Nature reflection was taken during a trip west of Boston during peak Fall season in 2006. I decided to explore Hopkinton State Park but was not happy with my production of images there. It was a pretty frustrating photo excursion until I decided to leave the park and drive further along the bordering lake. At a pullout I parked my car and explored a nearby river streaming into the lake. I snapped a few tree reflections directly from the main road overpass but then discovered a path to the left banks of the river. From here things finally turned around. Close-ups of mushroom and leaves, moss covered trees and the peak Fall colors pulled me further and further along the path. About half to three quarters of a mile down the path this unexpected rock formation appeared. I immediately knew that I had a special image in front of me and started working it. The hard part was to find a spot with unlimited view of the rock formation and the Fall colors in the background. Once that spot was found I set up my tripod and camera and framed my image. I choose a mid-range focal length to cut out the boring overcast sky and selected a minimum aperture setting for maximum depth of field. I laid the focus point on the rocks since this was my main object and then started shooting away while bracketing the image to ensure proper exposure. I am always tempted to go back because it is such a great treasure and I feel I haven't explored all possibilities with this image.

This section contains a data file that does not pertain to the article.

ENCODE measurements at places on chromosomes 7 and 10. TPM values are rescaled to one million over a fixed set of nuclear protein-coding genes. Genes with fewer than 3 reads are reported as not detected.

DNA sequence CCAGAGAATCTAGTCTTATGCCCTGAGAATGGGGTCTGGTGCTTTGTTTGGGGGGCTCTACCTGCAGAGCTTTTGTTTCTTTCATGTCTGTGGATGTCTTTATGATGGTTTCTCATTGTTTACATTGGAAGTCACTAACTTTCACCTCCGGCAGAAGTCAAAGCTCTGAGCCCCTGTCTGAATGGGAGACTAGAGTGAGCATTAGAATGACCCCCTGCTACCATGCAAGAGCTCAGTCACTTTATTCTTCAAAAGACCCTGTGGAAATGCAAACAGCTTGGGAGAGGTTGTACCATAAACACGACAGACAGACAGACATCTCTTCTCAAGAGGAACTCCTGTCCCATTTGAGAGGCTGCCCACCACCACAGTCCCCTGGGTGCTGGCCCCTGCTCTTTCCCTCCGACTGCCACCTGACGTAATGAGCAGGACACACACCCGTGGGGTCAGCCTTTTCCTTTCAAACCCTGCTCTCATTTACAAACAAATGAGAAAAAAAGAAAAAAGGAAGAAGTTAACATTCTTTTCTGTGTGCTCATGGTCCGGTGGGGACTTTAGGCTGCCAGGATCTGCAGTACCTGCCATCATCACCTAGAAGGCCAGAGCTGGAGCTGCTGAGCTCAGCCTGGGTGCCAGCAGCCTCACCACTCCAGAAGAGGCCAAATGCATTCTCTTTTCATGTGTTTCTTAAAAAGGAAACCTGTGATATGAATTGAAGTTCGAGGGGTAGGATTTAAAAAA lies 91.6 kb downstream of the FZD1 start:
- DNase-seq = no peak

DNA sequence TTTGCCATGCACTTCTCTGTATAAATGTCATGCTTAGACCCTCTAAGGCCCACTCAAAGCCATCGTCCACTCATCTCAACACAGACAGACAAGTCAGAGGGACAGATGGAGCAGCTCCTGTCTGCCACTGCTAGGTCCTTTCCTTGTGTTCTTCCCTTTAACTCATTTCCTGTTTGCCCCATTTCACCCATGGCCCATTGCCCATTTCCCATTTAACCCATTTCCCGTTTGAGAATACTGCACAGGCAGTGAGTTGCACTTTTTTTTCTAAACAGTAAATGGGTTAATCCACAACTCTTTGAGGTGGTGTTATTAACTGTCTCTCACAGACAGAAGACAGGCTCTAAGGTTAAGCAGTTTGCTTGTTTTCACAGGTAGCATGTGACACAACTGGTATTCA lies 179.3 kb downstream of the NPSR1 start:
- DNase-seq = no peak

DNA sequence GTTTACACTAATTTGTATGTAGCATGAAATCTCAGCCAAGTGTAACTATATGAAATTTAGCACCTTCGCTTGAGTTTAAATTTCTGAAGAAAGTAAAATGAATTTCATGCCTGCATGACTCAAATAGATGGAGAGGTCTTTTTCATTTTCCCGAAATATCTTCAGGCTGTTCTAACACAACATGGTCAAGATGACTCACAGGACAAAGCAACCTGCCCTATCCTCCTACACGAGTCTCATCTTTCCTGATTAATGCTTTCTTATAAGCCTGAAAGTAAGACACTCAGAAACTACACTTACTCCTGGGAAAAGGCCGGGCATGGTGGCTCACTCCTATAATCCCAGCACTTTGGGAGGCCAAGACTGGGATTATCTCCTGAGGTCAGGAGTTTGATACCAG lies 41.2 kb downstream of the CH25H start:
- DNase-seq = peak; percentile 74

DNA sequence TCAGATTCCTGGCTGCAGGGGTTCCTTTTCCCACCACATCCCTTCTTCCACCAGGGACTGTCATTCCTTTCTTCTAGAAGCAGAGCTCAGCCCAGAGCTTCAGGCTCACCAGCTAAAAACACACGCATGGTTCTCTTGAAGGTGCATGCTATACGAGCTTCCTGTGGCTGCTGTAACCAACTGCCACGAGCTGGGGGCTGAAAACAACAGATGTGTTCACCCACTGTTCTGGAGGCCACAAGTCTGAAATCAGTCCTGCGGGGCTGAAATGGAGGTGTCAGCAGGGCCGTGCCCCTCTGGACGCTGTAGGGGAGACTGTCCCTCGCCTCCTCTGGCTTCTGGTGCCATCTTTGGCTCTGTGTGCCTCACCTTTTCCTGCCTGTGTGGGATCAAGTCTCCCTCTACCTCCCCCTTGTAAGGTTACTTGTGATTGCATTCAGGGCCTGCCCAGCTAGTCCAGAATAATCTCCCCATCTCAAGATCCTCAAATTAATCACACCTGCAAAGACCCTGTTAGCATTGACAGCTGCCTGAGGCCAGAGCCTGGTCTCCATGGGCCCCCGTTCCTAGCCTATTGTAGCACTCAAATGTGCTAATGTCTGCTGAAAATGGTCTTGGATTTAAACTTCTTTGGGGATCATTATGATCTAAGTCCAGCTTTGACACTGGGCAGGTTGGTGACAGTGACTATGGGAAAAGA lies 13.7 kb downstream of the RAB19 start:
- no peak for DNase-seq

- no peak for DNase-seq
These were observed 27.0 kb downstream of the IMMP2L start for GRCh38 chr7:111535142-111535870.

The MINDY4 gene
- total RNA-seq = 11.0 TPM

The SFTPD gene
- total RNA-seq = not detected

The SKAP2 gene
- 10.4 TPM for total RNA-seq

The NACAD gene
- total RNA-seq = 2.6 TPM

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Beginner Photography Tips

October 18th, 2018

Beginner Photography Tips

Photo Tip #3 of 20: Capture photographs at the photo subject´┐Żs eye level. To do so, get down low when making a wildlife portrait, rather than standing over the animal and shooting down on it. This way we achieve a more interesting and pleasing perspective of the animal. >>> Find More Photography Tips

Cape Ann Harmony - Seascape Fine Art Photography from North of Boston

October 16th, 2018

Cape Ann Harmony - Seascape Fine Art Photography from North of Boston